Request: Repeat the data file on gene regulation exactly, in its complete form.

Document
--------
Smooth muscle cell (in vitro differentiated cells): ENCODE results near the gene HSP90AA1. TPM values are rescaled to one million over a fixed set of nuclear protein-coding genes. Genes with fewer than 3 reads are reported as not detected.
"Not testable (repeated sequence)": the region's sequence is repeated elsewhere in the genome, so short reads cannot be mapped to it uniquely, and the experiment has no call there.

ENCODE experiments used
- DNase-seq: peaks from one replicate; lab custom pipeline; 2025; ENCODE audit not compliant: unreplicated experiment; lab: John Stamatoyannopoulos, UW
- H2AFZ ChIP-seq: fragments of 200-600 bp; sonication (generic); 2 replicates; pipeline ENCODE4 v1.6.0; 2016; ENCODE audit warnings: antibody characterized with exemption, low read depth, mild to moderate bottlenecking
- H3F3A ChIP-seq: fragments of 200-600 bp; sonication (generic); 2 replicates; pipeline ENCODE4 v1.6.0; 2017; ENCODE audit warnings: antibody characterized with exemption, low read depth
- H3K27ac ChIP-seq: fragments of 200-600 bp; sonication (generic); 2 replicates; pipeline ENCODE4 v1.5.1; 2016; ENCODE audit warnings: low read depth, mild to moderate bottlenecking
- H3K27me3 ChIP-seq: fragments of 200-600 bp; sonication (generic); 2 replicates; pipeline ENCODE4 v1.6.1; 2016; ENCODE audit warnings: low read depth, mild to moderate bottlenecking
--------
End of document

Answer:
Smooth muscle cell (in vitro differentiated cells): ENCODE results near the gene HSP90AA1. TPM values are rescaled to one million over a fixed set of nuclear protein-coding genes. Genes with fewer than 3 reads are reported as not detected.
"Not testable (repeated sequence)": the region's sequence is repeated elsewhere in the genome, so short reads cannot be mapped to it uniquely, and the experiment has no call there.

ENCODE experiments used
- DNase-seq: peaks from one replicate; lab custom pipeline; 2025; ENCODE audit not compliant: unreplicated experiment; lab: John Stamatoyannopoulos, UW
- H2AFZ ChIP-seq: fragments of 200-600 bp; sonication (generic); 2 replicates; pipeline ENCODE4 v1.6.0; 2016; ENCODE audit warnings: antibody characterized with exemption, low read depth, mild to moderate bottlenecking
- H3F3A ChIP-seq: fragments of 200-600 bp; sonication (generic); 2 replicates; pipeline ENCODE4 v1.6.0; 2017; ENCODE audit warnings: antibody characterized with exemption, low read depth
- H3K27ac ChIP-seq: fragments of 200-600 bp; sonication (generic); 2 replicates; pipeline ENCODE4 v1.5.1; 2016; ENCODE audit warnings: low read depth, mild to moderate bottlenecking
- H3K27me3 ChIP-seq: fragments of 200-600 bp; sonication (generic); 2 replicates; pipeline ENCODE4 v1.6.1; 2016; ENCODE audit warnings: low read depth, mild to moderate bottlenecking